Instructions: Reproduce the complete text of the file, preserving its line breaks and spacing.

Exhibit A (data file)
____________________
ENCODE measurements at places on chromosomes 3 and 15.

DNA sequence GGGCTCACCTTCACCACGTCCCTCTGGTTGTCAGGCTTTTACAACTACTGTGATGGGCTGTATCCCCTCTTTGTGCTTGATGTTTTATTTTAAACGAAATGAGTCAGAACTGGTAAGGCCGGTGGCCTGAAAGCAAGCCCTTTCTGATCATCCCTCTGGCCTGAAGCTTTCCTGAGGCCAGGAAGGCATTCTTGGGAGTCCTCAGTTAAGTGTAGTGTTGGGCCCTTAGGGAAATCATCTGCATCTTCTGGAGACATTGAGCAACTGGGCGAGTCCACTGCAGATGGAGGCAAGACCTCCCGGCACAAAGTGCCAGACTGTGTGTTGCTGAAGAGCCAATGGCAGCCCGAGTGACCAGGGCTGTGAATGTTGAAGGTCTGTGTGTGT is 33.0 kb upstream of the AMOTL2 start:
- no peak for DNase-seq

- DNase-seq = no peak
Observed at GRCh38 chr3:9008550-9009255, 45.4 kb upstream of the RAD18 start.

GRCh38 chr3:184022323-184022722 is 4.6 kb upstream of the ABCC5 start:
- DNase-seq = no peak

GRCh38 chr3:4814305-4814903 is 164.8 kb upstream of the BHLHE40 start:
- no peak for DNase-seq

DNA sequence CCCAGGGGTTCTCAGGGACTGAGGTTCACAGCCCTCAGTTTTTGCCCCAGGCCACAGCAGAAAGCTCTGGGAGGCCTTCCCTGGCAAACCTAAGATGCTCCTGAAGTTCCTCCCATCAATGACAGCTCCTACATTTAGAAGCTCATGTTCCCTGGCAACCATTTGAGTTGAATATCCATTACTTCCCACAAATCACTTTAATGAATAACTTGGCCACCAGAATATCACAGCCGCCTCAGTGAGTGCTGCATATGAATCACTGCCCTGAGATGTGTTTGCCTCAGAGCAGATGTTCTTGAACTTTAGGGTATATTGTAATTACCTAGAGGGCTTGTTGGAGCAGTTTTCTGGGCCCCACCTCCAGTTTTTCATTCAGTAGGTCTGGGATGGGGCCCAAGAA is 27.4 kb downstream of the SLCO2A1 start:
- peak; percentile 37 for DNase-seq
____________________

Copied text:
ENCODE measurements at places on chromosomes 3 and 15.

DNA sequence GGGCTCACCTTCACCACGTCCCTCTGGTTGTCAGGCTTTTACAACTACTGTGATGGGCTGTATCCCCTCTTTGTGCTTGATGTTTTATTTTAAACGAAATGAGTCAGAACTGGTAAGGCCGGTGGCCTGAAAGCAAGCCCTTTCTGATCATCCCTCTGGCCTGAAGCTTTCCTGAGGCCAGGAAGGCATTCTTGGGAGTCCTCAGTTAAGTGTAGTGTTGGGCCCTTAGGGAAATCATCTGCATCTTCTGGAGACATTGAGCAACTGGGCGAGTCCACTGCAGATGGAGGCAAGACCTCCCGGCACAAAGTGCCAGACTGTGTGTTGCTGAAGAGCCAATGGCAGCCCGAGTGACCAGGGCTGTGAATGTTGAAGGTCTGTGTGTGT is 33.0 kb upstream of the AMOTL2 start:
- no peak for DNase-seq

- DNase-seq = no peak
Observed at GRCh38 chr3:9008550-9009255, 45.4 kb upstream of the RAD18 start.

GRCh38 chr3:184022323-184022722 is 4.6 kb upstream of the ABCC5 start:
- DNase-seq = no peak

GRCh38 chr3:4814305-4814903 is 164.8 kb upstream of the BHLHE40 start:
- no peak for DNase-seq

DNA sequence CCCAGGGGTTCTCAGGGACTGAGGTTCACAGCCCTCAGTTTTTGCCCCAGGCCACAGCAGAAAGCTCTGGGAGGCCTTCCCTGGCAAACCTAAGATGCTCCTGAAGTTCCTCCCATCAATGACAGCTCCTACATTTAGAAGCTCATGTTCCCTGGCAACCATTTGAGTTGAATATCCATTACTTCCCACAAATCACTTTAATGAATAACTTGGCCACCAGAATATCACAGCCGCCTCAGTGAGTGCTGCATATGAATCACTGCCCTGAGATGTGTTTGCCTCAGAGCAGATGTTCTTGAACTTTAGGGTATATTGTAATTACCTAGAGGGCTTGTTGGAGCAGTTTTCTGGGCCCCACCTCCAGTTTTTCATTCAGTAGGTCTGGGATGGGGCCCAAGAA is 27.4 kb downstream of the SLCO2A1 start:
- peak; percentile 37 for DNase-seq